1. Give brief background to labour market in Australia and unemployment, briefly explain scope of report and core concepts that will be discussed; tell the reader what the report will cover?
2. Define and describe each type of unemployment; give examples of each type; explain the differences and impacts; support with theory/ research using references; link back to your main topic on unemployment in Australian labour market.
3. Define/explain using examples from different sources; loss of GDP (i.e., lost output); increase government outlays (increased unemployment payments); individual cost (lost income and associated social costs); give examples; support with research and references.
4. Define and discuss appropriate policy response for each type of unemployment; cyclical unemployment (e.g., expansionary fiscal or monetary policy); frictional unemployment (e.g., policies to improve matching of job seekers to employers); structural unemployment (e.g., worker re-training; provision of subsidises to encourage businesses to hire the long-term unemployed); use Australian policy examples.
Over the past years, the Australian labour market has undergone a profound transformation. Unemployment and its role in the labour market have always been a topic of concern and interest for intellectuals. The recent trend in the Australian labour market shows a drop in unemployment to 6.1% but the problem of underemployment or unavailability of enough work has been constant. The country is also failing to produce enough jobs for its younger workers. (Smyth, 2015) This report dwells more on the Australian Labour Market and its intricacies. The report provides a brief overview of unemployment, introduces key concepts and terminologies, unemployment trends post 1980, economic and social cost of unemployment and further recommends policy improvements.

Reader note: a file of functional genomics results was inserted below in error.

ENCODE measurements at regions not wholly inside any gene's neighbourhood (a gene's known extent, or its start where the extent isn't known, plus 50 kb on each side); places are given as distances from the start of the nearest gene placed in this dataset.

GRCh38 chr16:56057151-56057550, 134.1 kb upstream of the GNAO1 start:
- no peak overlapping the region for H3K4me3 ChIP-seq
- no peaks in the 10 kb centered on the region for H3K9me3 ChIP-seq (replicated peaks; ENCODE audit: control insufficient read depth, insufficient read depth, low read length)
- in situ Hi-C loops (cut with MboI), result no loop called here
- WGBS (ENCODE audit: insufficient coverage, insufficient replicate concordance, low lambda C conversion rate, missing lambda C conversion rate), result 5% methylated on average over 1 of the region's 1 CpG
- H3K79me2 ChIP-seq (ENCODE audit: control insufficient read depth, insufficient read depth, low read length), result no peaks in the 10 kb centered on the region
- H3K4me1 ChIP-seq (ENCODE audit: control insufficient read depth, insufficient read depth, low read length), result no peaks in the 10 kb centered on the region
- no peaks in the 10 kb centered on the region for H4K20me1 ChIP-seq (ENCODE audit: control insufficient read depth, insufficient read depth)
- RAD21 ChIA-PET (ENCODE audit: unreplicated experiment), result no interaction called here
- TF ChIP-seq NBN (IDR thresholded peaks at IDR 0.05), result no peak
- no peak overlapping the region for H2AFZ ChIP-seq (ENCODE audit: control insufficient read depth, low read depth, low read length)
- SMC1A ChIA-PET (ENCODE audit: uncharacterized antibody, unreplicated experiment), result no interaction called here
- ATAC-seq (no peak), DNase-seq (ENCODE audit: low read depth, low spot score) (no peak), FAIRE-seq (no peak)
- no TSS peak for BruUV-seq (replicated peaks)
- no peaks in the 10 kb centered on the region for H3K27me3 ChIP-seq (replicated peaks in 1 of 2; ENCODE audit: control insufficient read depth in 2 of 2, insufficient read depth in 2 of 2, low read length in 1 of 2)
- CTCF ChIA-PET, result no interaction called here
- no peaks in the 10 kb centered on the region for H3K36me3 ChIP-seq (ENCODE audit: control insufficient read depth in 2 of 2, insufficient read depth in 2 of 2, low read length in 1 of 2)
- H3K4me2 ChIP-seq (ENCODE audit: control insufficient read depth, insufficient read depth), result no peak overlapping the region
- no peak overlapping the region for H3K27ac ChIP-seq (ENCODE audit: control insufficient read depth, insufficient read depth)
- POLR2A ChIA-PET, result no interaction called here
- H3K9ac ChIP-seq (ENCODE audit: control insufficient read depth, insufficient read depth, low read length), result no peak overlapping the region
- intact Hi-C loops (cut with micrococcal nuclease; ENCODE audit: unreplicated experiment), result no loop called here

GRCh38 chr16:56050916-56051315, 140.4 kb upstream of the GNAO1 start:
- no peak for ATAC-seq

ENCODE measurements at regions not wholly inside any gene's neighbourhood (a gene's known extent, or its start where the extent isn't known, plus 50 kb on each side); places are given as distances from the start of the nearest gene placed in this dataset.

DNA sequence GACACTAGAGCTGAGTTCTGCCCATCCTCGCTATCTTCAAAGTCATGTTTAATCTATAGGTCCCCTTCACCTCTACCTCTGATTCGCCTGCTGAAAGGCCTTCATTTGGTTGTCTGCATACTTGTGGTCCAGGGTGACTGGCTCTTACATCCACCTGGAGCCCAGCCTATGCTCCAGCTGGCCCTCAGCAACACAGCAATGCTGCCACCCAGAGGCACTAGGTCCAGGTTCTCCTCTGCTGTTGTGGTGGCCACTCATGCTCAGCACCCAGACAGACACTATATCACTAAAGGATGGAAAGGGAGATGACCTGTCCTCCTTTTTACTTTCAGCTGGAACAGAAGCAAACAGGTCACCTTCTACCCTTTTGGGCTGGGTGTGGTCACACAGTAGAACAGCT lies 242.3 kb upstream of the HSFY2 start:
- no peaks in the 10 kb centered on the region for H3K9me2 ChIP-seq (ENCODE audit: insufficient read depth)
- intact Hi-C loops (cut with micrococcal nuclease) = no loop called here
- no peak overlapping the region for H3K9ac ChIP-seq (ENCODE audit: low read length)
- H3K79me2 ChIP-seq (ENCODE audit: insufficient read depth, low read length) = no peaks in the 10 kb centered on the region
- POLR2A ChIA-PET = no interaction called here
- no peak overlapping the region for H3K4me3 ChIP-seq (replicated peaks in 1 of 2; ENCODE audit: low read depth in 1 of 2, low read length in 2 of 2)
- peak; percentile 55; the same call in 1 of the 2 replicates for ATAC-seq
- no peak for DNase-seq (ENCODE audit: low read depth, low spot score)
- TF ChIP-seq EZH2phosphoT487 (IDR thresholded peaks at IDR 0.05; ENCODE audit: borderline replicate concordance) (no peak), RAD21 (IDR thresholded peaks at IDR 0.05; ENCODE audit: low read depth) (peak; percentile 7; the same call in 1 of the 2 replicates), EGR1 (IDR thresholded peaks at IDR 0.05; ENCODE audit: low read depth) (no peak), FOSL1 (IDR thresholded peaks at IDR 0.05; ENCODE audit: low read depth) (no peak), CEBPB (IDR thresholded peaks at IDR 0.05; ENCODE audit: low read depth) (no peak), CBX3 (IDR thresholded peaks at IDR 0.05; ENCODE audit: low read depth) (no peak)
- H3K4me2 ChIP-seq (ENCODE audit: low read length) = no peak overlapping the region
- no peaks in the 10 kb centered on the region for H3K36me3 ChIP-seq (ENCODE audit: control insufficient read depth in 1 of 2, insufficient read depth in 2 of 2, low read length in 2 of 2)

Unemployment in Australia: Definitions and Trend
The Australian Bureau of Statistics is the key authority responsible for publishing unemployment data. The data is published monthly from the Labour Force Survey. The below- mentioned definitions are followed while presenting the data. (Labour Market Statistics Section, 2014)
Labour Force: Total number of people who are willing to work are counted in the labour force. (Labour Force, 2012)
Unemployed Person: The following three conditions need to be met to count a person as unemployed
1. one who is not working for more than one hour;
2. one who is looking for work; and
3. one who is available to start work
(Labour Market Statistics Section, 2014)
There can be people who want to work but cannot start working at the moment. They are not considered unemployed and are not counted in the labour force. There can be another set of people such as discouraged workers who have given been looking for a job but want to work. Hence, to differentiate between a person who is unemployed and a person who is not in the labour force, we need to consider the above- mentioned cases as well…………….